João Trevisan

Body That Rises

74 pieces of wood

7 m x 2 m x 2 m

2021

Body That Rises is a 7m-high sculpture built from 74 wood beams stacked to form a rising, square grid. ‘The piece is designed for the Giza plateau, and I’d like viewers to imagine that the shape echoes the framework of a large obelisk pointing skyward.’

 

The project includes a vertically mounted structure that points to the Egyptian sky, a sculpture for viewing on the Giza Plateau in Forever Is Now. The material used is Trevisan's signature material: wood railroad sleepers, and in doing so, engages Egypt's immediate past — the

train tracks laid down in the nineteenth century. And in their pure vertical form the vertical columns of both proposals directly reference skyward-pointing obelisks of the ancient past.

Joao Trevisan.jpeg

João Trevisan (b. 1986, Brasília, Brazil) is a São Paulo-based painter and sculptor who has been exhibiting steadily since 2014. Trevisan’s works explore issues of found value in waste material: the articulation of weight and lightness, tension and balance. The core of his artistic practice is performance. He sees himself as a walker who observes and collects objects. Early in his career, the starting point was the railroad track near his home in Brasília where he collected discarded railroad ties and iron scrap including bolts and plates which were later assembled as sculptures. Elements found on the railroad margins were then used, grouped, and ordered in different ways to produce new bodies, created and designed in accordance with spatial dynamics.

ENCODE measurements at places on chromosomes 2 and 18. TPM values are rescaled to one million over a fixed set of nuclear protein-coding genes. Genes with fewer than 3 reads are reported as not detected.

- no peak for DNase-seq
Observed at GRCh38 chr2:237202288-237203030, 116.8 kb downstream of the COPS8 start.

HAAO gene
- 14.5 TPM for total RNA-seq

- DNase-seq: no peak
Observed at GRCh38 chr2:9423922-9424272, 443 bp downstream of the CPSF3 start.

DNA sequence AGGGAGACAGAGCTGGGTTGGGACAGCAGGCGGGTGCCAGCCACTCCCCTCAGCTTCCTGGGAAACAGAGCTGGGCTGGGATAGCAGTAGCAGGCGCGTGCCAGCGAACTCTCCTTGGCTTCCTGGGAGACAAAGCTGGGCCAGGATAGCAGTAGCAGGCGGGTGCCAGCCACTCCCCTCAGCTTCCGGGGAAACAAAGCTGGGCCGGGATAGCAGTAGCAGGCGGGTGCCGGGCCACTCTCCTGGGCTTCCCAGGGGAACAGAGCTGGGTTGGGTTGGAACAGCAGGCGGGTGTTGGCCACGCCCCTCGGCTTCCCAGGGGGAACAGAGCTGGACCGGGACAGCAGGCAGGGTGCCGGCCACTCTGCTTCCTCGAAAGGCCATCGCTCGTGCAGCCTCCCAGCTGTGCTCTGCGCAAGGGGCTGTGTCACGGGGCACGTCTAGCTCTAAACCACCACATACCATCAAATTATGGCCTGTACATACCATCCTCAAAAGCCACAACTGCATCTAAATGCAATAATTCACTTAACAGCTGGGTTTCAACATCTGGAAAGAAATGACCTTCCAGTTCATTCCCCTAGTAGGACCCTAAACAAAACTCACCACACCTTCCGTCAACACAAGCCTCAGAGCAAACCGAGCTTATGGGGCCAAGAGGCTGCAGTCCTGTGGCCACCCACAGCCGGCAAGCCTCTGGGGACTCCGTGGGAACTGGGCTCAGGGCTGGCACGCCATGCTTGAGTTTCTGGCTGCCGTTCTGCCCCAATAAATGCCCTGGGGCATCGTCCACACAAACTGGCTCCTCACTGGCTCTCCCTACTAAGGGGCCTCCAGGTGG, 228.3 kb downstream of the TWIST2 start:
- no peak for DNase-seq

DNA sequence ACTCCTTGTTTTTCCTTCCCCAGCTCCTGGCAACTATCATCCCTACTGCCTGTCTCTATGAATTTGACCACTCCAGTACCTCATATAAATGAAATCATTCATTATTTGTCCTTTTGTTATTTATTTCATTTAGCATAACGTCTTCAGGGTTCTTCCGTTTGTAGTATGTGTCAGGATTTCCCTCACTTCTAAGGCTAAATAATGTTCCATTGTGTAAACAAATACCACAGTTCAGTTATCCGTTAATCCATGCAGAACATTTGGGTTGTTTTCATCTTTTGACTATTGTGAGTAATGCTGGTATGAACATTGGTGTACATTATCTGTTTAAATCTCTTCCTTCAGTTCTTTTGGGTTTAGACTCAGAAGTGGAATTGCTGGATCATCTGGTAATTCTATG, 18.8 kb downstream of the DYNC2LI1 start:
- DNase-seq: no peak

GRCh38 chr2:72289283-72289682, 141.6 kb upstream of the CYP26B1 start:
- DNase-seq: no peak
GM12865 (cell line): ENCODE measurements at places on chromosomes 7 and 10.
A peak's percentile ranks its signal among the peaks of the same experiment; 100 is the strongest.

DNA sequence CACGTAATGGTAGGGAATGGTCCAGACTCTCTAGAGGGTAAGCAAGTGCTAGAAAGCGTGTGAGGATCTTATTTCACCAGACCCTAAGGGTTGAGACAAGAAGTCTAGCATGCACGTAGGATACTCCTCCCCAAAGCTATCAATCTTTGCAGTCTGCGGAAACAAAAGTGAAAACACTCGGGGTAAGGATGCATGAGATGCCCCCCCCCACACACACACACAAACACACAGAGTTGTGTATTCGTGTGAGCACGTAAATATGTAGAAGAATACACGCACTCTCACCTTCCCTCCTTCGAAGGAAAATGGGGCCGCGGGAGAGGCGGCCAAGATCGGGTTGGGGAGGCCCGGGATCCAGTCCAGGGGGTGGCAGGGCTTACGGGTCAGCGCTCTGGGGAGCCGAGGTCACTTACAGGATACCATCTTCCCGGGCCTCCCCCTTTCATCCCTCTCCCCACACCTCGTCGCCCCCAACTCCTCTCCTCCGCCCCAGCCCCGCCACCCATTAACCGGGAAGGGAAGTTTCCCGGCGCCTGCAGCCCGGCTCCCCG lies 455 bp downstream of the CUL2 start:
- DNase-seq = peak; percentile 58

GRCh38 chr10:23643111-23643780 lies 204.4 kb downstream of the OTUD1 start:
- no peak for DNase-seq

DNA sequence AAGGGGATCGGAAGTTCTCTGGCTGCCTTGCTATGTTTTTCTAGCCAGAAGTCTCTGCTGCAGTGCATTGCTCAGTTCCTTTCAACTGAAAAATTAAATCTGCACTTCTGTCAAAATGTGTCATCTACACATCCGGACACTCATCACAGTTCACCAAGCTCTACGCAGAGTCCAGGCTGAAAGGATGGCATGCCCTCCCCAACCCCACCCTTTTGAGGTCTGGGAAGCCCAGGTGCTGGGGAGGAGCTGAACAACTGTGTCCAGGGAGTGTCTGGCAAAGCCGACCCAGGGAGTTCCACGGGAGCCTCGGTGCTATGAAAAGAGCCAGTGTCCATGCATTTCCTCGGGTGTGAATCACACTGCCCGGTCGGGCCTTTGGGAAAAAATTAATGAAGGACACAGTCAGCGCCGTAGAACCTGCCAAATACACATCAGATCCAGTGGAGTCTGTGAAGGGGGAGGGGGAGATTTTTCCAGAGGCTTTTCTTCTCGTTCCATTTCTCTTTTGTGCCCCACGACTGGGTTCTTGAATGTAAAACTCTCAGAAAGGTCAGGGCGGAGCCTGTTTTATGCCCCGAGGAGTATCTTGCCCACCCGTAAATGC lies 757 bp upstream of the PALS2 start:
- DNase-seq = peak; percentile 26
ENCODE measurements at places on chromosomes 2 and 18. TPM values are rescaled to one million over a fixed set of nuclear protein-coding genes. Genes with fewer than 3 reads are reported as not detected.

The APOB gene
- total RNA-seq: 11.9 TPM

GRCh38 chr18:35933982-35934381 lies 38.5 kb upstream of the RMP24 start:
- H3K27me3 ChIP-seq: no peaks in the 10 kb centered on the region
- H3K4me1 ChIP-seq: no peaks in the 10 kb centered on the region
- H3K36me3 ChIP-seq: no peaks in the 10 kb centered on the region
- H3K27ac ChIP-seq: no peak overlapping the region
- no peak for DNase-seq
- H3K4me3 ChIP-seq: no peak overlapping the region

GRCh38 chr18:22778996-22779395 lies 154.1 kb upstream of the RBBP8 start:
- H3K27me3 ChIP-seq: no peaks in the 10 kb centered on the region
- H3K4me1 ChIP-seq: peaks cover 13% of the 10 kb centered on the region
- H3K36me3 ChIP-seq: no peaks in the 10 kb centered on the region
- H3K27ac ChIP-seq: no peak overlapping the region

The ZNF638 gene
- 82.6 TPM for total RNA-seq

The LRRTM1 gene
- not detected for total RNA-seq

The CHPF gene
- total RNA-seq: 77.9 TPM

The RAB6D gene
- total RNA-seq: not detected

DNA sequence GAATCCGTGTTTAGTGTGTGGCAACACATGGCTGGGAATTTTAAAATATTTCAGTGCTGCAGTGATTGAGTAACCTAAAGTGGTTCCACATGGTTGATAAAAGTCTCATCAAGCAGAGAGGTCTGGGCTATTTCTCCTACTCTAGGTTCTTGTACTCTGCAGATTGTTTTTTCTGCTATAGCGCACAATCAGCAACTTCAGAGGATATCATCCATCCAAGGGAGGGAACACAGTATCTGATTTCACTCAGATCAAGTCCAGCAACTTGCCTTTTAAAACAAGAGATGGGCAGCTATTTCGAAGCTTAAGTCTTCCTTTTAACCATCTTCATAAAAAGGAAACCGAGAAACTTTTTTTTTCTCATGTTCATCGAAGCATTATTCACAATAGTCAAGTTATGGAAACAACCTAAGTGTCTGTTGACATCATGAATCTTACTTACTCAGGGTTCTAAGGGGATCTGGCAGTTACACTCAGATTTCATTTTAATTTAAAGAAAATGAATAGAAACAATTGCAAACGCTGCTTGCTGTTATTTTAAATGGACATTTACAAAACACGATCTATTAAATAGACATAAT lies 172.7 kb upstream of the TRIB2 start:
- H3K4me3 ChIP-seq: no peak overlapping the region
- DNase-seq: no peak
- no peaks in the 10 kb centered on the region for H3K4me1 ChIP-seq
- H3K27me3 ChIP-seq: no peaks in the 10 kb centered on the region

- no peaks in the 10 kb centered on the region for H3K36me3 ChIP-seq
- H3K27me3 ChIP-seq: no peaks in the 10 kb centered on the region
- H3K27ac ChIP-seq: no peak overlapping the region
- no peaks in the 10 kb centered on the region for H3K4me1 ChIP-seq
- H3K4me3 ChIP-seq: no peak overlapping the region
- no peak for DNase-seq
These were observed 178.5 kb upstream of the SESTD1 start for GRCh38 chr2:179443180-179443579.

‘... João walks along the rails next to his road. Between worn wooden sleepers, tracks and pieces of abandonment, worn out and rusted ... The passage of time brings poetic structures that illuminate and hold on to his senses in a voracious search that is not only aesthetic. In truth, it is so much more!

 

In his notebook, visual and textual annotations are very well woven into the drawings and concepts, as well as presenting us the knowledge of the dense strength of wood and iron that he collects in his curious walks to welcome the “tension between two points”: balance vs imbalance; the bendable vs the unbendable, in infinite dispositions between visible and invisible beings.’

 

— Bene Fonteles, 2018